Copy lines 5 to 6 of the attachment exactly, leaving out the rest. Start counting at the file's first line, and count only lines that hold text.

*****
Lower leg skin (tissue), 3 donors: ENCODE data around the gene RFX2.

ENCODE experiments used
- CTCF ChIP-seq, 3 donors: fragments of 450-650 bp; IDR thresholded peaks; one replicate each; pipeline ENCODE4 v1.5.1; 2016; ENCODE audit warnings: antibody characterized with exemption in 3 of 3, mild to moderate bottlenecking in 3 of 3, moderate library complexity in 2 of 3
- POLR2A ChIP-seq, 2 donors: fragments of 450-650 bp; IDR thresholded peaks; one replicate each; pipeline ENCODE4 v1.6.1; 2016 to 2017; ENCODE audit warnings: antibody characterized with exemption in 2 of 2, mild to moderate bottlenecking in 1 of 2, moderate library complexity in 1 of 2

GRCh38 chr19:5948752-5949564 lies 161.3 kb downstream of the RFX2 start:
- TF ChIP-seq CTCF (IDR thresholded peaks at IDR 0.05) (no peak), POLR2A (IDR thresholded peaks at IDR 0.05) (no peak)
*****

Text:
GRCh38 chr19:5948752-5949564 lies 161.3 kb downstream of the RFX2 start:
- TF ChIP-seq CTCF (IDR thresholded peaks at IDR 0.05) (no peak), POLR2A (IDR thresholded peaks at IDR 0.05) (no peak)